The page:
Image Map Image Map
Page 2 of 2 FirstFirst 12
Results 11 to 12 of 12

Thread: IBM MCA Card Infowindow VGA Control

  1. Default

    Quote Originally Posted by the3dfxdude View Post
    So after some work, I've determined that the card you have is almost certainly NOT a VGA card. The monitor is intended to receive an EGA signal, and accepts the EGA frequencies vsync/hsync through the 9pin port according to the documentation. There was no later model for this monitor specifically made for the PS/2 that gave it VGA functionality. (*the InfoWindow was discontinued not long after the MCA refresh and InfoWindow II is not related at all)

    Anyway, I think it was just IBM marketing at play here. What this card is really is an update of their offering with MCA for PS/2 compatibility. It took the original IBM EGA + Memory Expansion + EGA Jumper card and put it into a single board. Although since it is for a special monitor, it might not be all that useful as an EGA by itself, and really I think the card is going to lack any purpose without the complete system. Indeed, if someone comes across one of these again, they should not part it out as if it's just another IBM PC/XT or PS2.

    Anyhow the reason I decided to reply again here is since I have an IBM PC, with a standard EGA card, I need the EGA jumper card for the sync signal (what the RCA port is for). Could you take a high resolution photo of your InfoWindow VGA card, front and back? I think the purpose of the jumper card was to use the sync signal to activate IRQ 2. I hooked a scope to the sync signal from the monitor, and it appeared that it has some sort of combined horizontal and vertical pulse, I'm guessing from the CRT? If I can figure the signal path from your card, then I could probably recreate the jumper card for its intended purpose.
    There's an old VCFED thread about the jumper card: http://www.vcfed.org/forum/showthrea...Connector-Card

    From the photos in that thread I was able to reverse engineer the jumper card:

    Capture.PNG

    There's a test point in the upper corner of the jumper card. You're supposed to run that over to the IBM GPIB card (which is apparently needed to run the laserdisc player) which has an IRQ jumper block. The jumper wire goes to either IRQ2, IRQ3, or IRQ4.

    What does this whole thing do? Two things: First, it generates a VSYNC signal that is delayed by two horizontal lines. When a feature control bit is turned on, this signal triggers the selected interrupt line. Second, it ties the RCA jack J1 to the EXT_OSC input. There is a register that selects the EGA pixel clock from either 16.257MHz (on the card), 14.318MHz (on the planar), or the EXT_OSC input. Presumably the 4055 provides this as part of the genlock circuit for video overlay purposes.

    Hope this helps.

  2. #12

    Default

    Quote Originally Posted by ejs View Post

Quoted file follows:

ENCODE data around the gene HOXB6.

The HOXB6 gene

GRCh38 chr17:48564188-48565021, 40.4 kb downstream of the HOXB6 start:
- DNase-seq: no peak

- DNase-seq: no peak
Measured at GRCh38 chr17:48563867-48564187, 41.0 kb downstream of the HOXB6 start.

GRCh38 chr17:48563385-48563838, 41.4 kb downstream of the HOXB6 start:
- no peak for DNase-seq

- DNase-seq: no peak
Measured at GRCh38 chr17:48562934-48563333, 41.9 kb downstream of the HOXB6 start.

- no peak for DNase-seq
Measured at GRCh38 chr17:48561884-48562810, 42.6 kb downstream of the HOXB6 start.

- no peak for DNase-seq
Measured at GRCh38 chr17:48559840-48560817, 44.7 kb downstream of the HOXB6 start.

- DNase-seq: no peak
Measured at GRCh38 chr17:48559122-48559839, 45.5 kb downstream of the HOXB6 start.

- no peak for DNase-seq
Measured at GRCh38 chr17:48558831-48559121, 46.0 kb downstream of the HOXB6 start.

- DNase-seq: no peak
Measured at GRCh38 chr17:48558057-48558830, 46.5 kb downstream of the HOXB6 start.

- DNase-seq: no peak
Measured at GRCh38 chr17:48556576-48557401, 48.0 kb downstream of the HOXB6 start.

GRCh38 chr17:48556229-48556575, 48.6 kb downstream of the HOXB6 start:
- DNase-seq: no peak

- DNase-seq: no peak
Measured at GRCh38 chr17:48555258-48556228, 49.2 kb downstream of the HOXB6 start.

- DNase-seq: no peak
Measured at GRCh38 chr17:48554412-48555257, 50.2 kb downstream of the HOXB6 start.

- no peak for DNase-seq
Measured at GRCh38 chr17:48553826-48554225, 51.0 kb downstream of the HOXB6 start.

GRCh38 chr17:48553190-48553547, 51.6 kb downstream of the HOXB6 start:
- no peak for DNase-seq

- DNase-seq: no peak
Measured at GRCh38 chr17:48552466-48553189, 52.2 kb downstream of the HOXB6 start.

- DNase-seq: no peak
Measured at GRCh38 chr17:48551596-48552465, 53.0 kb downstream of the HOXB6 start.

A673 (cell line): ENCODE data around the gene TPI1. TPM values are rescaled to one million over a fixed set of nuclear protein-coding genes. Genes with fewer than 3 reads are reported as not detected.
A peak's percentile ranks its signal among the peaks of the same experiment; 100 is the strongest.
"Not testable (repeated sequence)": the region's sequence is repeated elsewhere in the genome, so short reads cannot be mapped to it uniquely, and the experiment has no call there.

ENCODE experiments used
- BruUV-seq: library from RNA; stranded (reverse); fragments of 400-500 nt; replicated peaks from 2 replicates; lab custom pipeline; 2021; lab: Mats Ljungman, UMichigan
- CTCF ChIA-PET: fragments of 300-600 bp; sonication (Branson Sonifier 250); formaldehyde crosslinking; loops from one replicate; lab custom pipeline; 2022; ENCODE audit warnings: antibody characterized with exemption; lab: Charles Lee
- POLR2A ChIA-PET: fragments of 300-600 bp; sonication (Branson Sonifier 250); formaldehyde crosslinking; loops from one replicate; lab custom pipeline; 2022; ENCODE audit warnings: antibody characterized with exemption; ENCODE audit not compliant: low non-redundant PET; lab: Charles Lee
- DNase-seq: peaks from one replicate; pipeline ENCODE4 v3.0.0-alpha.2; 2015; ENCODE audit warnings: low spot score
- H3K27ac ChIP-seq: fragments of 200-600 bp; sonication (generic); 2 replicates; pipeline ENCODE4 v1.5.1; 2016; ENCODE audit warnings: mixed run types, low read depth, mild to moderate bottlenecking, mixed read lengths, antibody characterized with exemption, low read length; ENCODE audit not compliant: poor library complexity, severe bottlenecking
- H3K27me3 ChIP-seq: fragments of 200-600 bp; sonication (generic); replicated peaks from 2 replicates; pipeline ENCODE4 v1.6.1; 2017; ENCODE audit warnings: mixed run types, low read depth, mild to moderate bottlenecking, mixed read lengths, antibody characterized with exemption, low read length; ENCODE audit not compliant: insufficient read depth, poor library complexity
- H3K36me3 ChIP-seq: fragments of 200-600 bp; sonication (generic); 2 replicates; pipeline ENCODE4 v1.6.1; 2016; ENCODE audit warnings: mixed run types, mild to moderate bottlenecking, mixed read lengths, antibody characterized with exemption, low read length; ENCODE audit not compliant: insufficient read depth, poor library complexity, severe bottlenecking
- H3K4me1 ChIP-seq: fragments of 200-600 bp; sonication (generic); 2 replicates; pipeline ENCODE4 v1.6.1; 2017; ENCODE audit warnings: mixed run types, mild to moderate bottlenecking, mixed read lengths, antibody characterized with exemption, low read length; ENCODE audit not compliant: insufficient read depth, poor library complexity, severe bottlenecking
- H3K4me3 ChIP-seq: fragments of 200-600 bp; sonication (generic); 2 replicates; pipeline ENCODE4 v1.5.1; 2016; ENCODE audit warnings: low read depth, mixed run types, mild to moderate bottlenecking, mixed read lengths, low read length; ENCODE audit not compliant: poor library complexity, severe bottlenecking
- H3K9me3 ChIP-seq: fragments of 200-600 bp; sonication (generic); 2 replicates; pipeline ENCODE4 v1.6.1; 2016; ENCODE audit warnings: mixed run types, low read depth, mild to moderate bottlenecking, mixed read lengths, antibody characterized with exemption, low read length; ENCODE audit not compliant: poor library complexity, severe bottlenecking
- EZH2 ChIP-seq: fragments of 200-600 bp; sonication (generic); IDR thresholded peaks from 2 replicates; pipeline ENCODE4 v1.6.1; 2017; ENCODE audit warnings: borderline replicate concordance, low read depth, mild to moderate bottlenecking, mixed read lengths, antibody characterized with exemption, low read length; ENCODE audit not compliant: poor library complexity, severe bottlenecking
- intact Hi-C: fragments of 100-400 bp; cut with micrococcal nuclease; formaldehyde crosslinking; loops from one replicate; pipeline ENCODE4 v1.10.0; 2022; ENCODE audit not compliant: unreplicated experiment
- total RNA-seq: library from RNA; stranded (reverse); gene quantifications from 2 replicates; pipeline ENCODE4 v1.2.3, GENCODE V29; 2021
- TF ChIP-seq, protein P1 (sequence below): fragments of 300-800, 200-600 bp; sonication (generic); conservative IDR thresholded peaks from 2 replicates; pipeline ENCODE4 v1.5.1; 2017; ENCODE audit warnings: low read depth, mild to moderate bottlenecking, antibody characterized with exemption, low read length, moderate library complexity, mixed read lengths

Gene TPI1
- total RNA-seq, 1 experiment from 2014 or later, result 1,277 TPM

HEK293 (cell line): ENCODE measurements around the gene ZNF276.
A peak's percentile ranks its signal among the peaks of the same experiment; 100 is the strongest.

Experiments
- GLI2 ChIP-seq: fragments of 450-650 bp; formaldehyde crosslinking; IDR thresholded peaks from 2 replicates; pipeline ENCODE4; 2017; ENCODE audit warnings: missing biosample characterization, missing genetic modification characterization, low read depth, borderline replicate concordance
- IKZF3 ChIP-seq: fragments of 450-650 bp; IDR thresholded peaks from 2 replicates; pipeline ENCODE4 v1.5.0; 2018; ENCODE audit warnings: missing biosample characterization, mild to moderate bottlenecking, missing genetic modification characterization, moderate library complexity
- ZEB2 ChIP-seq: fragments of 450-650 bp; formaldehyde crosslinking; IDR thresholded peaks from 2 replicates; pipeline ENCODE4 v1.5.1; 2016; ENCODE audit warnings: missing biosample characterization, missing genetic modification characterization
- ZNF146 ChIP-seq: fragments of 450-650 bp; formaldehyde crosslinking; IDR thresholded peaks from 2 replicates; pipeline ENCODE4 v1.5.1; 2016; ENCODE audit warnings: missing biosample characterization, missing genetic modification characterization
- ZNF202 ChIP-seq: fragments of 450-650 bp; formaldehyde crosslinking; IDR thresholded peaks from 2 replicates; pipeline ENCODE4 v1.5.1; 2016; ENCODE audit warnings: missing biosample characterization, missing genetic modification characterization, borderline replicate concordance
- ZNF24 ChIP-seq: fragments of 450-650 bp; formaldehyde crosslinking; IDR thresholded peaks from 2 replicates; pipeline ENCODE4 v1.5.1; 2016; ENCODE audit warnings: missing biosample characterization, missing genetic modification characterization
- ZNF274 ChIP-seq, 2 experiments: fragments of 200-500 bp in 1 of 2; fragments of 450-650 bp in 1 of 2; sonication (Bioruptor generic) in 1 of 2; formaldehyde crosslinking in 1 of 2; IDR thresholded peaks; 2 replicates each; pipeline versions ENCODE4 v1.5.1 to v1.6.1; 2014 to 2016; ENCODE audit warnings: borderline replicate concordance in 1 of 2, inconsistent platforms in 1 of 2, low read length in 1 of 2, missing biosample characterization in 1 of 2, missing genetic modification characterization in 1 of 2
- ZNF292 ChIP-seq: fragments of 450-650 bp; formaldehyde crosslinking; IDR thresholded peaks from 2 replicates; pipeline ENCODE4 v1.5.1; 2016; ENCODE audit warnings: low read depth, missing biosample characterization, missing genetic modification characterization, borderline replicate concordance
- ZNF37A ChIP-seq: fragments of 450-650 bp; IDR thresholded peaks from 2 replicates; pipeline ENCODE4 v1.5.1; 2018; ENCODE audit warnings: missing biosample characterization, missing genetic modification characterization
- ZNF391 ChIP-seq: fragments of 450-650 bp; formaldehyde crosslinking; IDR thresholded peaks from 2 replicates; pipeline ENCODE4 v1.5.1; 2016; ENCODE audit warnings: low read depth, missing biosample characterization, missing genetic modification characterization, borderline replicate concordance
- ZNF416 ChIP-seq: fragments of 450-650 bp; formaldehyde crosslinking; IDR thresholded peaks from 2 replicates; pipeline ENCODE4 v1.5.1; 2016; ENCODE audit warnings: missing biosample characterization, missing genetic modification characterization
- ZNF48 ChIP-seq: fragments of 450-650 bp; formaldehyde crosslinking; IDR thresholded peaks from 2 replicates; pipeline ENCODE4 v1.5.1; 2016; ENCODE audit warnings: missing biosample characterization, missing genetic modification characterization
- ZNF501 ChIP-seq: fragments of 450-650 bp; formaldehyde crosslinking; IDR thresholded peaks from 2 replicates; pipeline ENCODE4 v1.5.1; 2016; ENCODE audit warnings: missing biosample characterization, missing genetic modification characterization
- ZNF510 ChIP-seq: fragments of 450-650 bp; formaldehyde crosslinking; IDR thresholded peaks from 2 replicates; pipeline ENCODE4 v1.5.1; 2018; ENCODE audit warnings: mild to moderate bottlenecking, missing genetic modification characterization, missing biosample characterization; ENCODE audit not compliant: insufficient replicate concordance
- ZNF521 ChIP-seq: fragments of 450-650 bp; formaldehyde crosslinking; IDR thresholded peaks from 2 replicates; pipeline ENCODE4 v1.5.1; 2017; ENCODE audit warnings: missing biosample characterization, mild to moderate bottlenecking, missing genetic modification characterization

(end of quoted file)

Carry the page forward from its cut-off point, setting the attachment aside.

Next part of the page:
There's an old VCFED thread about the jumper card: http://www.vcfed.org/forum/showthrea...Connector-Card

    From the photos in that thread I was able to reverse engineer the jumper card:

    Capture.PNG

    There's a test point in the upper corner of the jumper card. You're supposed to run that over to the IBM GPIB card (which is apparently needed to run the laserdisc player) which has an IRQ jumper block. The jumper wire goes to either IRQ2, IRQ3, or IRQ4.

    What does this whole thing do? Two things: First, it generates a VSYNC signal that is delayed by two horizontal lines. When a feature control bit is turned on, this signal triggers the selected interrupt line. Second, it ties the RCA jack J1 to the EXT_OSC input. There is a register that selects the EGA pixel clock from either 16.257MHz (on the card), 14.318MHz (on the planar), or the EXT_OSC input. Presumably the 4055 provides this as part of the genlock circuit for video overlay purposes.

    Hope this helps.
    Yes. Thank you.

    I drew up a Kicad schematic a few months back based on that image. I figured I might eventually ask someone to double check the drawing but since you have shared yours, I did just now. Looks like we are in agreement there.

    Thanks for the info on the EGA clock register. I will be watching that when I issues commands to the system.

    If I wasn't clear about this before, the IBM diagnostics disk requires the jumper card installed. It is likely triggering the feature control bit and watching for the interrupt at startup. It will not continue without the card. I don't think it should need the clock to perform the other functions, but when programming the thing using the IBM library, you issue a start command to the display unit, to be able to drive the functions on the display. It is likely there is a negotiation with the jumper card which eventually may lead to switching from the internal oscillator to the external oscillator. Hopefully this works with my clone EGA card. I guess that explains why it calls the sync a dot clock in some places in the documentation.

    The monitor uses GPIB to communicate with the computer.

    I'll be gathering the parts and checking how this works and integrating in time. If there is something about operating it that I can't figure out, I'll open a new thread.

Bookmarks

Posting Permissions

  • You may not post new threads
  • You may not post replies
  • You may not post attachments
  • You may not edit your posts
  •